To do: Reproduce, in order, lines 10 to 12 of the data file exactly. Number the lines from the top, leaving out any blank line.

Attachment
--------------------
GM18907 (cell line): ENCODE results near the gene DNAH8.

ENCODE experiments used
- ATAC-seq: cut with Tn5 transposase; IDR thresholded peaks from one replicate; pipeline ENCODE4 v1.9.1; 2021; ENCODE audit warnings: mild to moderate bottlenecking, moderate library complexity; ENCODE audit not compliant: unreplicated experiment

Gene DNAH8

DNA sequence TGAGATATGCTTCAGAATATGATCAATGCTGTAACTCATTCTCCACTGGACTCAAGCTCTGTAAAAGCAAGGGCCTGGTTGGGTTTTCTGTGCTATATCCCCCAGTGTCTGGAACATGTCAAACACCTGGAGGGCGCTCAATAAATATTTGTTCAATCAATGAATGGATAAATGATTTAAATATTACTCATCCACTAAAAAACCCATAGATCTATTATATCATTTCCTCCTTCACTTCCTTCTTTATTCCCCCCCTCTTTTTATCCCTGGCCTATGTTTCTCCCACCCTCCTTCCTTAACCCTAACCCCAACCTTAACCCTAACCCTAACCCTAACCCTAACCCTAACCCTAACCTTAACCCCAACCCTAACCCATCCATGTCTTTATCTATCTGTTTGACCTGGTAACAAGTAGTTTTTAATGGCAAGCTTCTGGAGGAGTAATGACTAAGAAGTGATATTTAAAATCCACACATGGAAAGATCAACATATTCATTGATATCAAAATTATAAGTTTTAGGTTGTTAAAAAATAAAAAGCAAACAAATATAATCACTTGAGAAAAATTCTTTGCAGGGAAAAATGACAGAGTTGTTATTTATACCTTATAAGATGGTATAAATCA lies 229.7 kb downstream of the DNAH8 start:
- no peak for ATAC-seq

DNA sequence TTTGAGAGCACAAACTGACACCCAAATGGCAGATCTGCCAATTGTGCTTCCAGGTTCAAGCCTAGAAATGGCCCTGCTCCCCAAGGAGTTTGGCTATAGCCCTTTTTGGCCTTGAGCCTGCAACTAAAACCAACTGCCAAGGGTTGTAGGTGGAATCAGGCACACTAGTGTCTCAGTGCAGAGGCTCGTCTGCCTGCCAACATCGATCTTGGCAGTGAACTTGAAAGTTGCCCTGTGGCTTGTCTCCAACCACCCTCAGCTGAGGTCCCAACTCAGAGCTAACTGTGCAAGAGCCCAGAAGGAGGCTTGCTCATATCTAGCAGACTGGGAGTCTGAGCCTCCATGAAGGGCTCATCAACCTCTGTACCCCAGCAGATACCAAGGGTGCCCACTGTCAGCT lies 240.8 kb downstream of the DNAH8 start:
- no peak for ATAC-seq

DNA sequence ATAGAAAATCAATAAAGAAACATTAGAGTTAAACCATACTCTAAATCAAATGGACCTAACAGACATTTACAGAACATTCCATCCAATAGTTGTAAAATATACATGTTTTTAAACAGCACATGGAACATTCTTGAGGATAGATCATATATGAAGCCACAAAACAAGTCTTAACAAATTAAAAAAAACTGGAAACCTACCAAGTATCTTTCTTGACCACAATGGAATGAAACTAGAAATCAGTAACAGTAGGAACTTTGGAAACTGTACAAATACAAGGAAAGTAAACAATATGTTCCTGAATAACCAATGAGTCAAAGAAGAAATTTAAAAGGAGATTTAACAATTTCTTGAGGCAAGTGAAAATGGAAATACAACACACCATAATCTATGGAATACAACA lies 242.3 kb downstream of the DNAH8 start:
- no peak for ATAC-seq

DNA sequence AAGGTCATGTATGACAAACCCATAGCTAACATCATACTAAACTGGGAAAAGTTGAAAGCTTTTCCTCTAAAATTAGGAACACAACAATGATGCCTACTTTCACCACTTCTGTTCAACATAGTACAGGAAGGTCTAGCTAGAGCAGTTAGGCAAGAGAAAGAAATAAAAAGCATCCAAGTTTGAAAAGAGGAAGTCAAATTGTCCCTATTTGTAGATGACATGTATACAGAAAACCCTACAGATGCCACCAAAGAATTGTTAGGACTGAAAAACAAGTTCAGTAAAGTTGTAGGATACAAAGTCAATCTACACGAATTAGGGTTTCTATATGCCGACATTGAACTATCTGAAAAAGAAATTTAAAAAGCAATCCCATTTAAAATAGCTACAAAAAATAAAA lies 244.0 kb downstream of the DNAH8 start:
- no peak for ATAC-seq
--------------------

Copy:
- no peak for ATAC-seq

DNA sequence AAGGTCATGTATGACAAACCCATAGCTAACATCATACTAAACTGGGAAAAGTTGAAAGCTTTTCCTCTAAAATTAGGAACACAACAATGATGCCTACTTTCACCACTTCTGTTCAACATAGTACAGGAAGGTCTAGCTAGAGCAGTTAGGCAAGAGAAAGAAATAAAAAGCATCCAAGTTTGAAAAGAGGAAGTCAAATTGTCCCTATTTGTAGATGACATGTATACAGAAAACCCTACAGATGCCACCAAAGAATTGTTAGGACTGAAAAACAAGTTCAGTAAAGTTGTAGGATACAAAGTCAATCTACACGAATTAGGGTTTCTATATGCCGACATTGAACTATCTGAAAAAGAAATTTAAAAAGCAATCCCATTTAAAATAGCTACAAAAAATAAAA lies 244.0 kb downstream of the DNAH8 start:
- no peak for ATAC-seq